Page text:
The large building in front of the piazza of the Forum is the Julia Basilica. It was very large and here, too, Roman justice was administered: in fact, it held various tribunals.
The interior was divided by columns into five large naves and was so vast that it was often divided into smaller spaces by curtains so that several trials could take place simultaneously.
The Romans had an extremely advanced and complicated legal system, so well developed that it’s the basis for the legal systems in Western countries today. However, their concept of rights and laws, what today we might call a “sense of justice”, was profoundly different from ours and so can seem to us to be sometimes quite cruel.
If only the stones of the Forum could speak, they would tell of lawyers with thundering voices and trials that captured the imagination of the Romans exactly as certain televised trials do today.
Justice was not equal for all: men were spared the much crueler punishments regularly inflicted upon women but even more so on prisoners of war and slaves. Death sentences were carried out according to methods we would call inhuman, such as impalement or crucifixion.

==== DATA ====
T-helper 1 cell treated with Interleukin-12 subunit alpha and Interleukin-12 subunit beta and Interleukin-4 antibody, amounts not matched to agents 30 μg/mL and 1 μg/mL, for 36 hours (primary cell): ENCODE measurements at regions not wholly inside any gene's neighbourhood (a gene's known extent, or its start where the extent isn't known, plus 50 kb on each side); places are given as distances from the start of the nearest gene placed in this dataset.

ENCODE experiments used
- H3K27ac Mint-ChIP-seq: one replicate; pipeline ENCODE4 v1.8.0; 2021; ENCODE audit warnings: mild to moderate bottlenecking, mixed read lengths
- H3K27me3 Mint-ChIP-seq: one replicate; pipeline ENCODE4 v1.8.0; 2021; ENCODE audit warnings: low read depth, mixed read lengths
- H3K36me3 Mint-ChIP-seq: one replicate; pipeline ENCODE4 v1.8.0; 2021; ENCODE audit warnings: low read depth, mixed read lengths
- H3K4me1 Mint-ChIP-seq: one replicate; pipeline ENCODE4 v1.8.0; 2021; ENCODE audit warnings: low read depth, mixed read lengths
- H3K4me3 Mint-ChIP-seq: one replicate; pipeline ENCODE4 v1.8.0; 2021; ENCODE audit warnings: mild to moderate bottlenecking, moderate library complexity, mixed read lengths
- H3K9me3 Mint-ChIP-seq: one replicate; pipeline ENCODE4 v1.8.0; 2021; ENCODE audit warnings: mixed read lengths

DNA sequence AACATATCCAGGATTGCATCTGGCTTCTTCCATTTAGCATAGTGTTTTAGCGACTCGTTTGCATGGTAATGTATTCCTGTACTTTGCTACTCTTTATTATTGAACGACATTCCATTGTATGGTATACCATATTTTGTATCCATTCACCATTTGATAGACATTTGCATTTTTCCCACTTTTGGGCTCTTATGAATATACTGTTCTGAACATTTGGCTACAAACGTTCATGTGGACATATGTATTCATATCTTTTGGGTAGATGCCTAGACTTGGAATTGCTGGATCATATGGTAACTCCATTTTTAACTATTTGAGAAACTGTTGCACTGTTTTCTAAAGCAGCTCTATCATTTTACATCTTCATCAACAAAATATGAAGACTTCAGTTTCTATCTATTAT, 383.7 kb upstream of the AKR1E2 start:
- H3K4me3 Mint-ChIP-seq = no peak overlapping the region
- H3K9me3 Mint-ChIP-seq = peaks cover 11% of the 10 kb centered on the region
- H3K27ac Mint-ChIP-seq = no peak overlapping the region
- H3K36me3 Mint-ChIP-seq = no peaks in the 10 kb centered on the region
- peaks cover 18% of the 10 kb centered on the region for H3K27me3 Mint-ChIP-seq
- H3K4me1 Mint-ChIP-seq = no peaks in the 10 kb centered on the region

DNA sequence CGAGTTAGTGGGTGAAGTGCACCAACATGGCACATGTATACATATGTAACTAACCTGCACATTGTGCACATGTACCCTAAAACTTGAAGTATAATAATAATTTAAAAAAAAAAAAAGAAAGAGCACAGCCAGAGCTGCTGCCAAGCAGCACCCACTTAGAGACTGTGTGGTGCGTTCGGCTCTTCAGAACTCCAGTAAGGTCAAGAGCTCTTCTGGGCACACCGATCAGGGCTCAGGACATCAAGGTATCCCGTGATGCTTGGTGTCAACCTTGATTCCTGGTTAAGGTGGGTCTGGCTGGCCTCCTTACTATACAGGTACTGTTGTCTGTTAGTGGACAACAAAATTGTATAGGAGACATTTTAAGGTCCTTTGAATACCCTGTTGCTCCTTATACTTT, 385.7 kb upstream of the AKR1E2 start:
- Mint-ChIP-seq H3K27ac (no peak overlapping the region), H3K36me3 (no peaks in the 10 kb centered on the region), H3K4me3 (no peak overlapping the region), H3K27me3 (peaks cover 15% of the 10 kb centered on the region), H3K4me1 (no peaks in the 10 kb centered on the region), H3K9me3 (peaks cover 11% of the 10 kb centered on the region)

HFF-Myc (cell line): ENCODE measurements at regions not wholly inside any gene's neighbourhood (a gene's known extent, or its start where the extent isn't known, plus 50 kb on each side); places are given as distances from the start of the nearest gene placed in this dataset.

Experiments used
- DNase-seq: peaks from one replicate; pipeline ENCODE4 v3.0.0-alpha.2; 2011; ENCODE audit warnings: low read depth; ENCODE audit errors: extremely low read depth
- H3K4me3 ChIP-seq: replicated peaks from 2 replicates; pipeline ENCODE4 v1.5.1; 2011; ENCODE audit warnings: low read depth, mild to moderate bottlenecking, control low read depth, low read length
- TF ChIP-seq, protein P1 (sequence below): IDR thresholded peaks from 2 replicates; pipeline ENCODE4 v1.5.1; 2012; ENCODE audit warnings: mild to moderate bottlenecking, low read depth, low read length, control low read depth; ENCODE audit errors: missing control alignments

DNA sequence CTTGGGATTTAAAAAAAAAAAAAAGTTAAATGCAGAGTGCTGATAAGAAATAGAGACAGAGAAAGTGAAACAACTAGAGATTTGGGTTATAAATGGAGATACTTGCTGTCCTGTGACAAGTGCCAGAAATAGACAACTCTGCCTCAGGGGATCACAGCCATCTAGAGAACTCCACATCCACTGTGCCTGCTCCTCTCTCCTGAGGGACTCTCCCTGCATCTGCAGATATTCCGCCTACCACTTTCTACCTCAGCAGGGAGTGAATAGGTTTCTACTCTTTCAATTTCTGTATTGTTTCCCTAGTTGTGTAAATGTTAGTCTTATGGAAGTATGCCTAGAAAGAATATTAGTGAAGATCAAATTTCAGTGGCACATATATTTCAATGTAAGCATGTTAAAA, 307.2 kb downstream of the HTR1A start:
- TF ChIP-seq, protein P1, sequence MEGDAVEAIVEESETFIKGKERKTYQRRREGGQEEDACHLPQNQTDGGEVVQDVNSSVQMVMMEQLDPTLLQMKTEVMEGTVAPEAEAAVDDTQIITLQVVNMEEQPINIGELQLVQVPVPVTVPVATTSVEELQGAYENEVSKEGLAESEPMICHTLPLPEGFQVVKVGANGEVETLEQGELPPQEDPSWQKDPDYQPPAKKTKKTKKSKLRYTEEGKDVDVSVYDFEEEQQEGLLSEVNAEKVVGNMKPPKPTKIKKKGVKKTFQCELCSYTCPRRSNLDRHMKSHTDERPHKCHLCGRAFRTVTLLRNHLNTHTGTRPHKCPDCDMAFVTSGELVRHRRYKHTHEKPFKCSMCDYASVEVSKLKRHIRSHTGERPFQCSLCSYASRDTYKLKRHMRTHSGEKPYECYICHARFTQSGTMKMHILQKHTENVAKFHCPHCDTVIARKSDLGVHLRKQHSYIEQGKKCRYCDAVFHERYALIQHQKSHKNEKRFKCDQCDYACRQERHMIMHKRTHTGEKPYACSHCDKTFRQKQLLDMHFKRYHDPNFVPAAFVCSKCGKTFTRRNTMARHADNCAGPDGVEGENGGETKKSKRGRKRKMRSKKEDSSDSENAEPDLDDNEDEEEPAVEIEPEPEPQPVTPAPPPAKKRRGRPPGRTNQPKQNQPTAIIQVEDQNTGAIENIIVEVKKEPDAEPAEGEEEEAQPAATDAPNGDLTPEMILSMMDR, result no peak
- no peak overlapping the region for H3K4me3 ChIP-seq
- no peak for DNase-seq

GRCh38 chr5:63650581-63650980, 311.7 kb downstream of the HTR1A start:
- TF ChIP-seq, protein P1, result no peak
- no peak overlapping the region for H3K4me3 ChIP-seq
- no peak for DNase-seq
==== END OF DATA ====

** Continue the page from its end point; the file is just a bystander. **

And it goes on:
It was forbidden to kill virgin women so, in these cases, the executioner had to first rape them. Executions took place in public, as part of the shows in the circuses but also because they were warnings to anyone intending to commit a crime. With extraordinary practicality, the Romans entertained the public while demonstrating both the force and efficiency of Roman law.
One last curiosity regarding the Julia Basilica has to do with the staircase. If you look carefully at the steps, you’ll notice some lines chiseled into them: these were the playing boards for a game similar to checkers.
It was the preferred pastime of the many ne’er-do-wells that hung out at the Forum at any hour of the day or night, or of the professional givers of false testimony that would sit on the steps of the basilica waiting to be hired by some not-too-scrupulous lawyer.